May 1, 2010
By Rod Machado
Over the years, I’ve seen my grandfather do a number of strange things. One time, while watching football on TV, he sat there yelling at the players. I couldn’t help but say, “Grandpa, they can’t hear you.”
He replied, “Oh, yeah, that’s right, they’ve got their helmets on.”
Once during a family dinner, Grandpa (still sharp in mind and spirit) filled up his plate with food, grabbed a fork, walked by the sink, and promptly emptied his plate into the basin. Acting as if he was washing dishes, he caught himself in the act but not before Grandma began yelling at him. I don’t recall what Grandpa did next, but I suspect he wished he was wearing a football helmet.
Have you ever made a similar error that altered your intended behavior? If so, then you’ve been the victim of one of four common errors that affect our behavioral schemas—these are behavioral programs that run in the background of our consciousness and govern our everyday actions. To understand how these errors affect those of us who fly airplanes, we need to examine how schemas actually work.
Schemas are triggered by one of three things: a memory, an external stimulus, or an act of will. When triggered, one or more of the many reflexive behavioral programs stored in our brain begins to play out. Unfortunately, our schemas are sometimes hindered or altered by other triggers. This is exactly what happened to Grandpa. He was running the “get your food and sit down to eat” schema when he walked by the sink (an external stimulus) that triggered his “dishwashing” schema. One schema was altered or captured by another, which is why Dr. Donald A. Norman of Northwestern University calls this the capture error.
Trigger a well-formed habit and it will capture your behavior, which is exactly what standing next to a sink with a plate full of food did to Grandpa. Something similar happens to pilots during an instrument approach when they pop out of a cloud and dive for the first airport they spy. The sight of a runway—any runway—seems to trigger our landing gland, even if that airport’s not resting at the end of the electronic rail we’ve flown for guidance. More than one 747 approaching Los Angeles International Airport has popped out of the clouds only to dive toward and terrorize the folks at tiny little Jack Northrup Field/Hawthorne Municipal Airport, which lies a few miles east of the international complex. The general rule here is that if your airliner doesn’t look anything like the other machines at the airport, then you shouldn’t land there.
Another type of error occurs when we form a description of new information on too abstract a level for it to help us run the appropriate behavioral schema. This is called the description error, and it’s our way of minimizing our mental workload. You’ve probably experienced a similar error when you checked your destination airport weather before a flight and heard that the winds would be gusting to 25 knots after a frontal passage. The higher level of abstraction here occurs when you simply equate your previously proven ability to land in gusting winds at a familiar airport but fail to consider other factors. Your abstraction removed the idea that frontal passage usually means a big shift in winds, and that means a crosswind with gusts to 25 knots. Now you’re landing in winds for which you haven’t run your “risk assessment” schema.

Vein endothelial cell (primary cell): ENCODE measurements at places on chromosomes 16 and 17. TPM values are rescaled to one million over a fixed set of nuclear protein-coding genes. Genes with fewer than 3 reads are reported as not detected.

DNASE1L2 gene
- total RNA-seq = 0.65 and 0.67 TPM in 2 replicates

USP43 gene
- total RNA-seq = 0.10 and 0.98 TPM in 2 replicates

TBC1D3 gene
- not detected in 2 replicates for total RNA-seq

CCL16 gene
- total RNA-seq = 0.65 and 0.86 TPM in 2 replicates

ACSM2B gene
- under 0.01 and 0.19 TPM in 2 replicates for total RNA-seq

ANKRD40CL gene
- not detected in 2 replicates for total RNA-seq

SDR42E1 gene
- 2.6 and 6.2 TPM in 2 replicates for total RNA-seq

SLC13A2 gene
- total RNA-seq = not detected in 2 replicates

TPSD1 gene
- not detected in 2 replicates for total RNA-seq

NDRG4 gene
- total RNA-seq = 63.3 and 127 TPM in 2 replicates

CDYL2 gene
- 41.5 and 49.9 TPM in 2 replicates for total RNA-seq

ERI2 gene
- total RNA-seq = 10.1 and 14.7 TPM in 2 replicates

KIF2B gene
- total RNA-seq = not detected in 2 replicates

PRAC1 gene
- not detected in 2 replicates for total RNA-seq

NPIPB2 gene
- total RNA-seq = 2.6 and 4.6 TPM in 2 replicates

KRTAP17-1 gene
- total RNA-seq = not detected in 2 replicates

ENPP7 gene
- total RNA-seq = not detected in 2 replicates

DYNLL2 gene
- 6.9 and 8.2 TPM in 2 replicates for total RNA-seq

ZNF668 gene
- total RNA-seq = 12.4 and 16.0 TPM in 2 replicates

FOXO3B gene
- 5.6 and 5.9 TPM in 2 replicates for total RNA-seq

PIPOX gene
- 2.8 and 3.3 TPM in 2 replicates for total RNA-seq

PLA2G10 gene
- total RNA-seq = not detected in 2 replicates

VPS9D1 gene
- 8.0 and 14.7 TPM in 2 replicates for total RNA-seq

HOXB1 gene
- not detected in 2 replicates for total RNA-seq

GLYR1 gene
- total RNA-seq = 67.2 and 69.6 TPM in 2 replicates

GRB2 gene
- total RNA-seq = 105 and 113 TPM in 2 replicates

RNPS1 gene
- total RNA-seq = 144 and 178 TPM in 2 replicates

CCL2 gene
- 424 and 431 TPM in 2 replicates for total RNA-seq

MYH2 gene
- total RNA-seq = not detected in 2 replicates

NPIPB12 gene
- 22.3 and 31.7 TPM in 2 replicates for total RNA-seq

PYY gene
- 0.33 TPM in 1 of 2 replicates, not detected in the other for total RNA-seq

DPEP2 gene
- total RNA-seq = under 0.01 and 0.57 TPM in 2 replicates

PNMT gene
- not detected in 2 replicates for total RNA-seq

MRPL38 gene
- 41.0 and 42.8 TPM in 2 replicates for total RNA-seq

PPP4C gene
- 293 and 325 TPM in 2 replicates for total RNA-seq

Still another type of error affecting our behavioral schemas is known as the selection error. Selection errors often occur when external triggers activate the inappropriate schema. You’ve experienced this if you’ve ever attempted to raise the gear first instead of the flaps during a touch-and-go landing. The touchdown part of the landing triggers you to do something with your right hand.
Finally, when one or more schemas are in play, it’s very easy for you to forget the original intention of your behavior. If you’ve ever walked into a room to get something and forgot why you were there, you’ve just experienced something known as an activation error. Pilots experience something similar when they preflight their airplane for departure, fully intending to obtain fuel in the process. If their “fueling” schema isn’t activated prior to departure, they’ll discover it during cruise flight when the “E” on their heading indicator matches the “E” on their fuel gauge.
So what’s a pilot to do in order to prevent any one or more of these four errors from altering their well-intended schemas?
Recognition is the first step. Understanding Norman’s four categories of errors makes them easier to identify when they occur. It’s the same reasoning behind taking a bird-watching class. With a few hours of instruction, the feathery thing you’re pointing to changes from a birdie into a finch.
The next and perhaps most important step is to do what 1960s Berkeley radical Richard Alpert (aka Ram Dass) said, and that’s to Be Here Now. Sometimes we just need to pay more attention to what we’re doing at the moment. In cruise flight, you can often be here later, if it pleases you. The closer you are to the ground, however, the more you need to pay attention to what’s happening to you right now. That means monitoring the results of those critical schemas to ensure they’re producing the results you actually intend. Failure to do so in a flying machine often causes pilots to Be Flat Now.
Rod Machado recently published his newest flight training manual. Visit the author’s blog.
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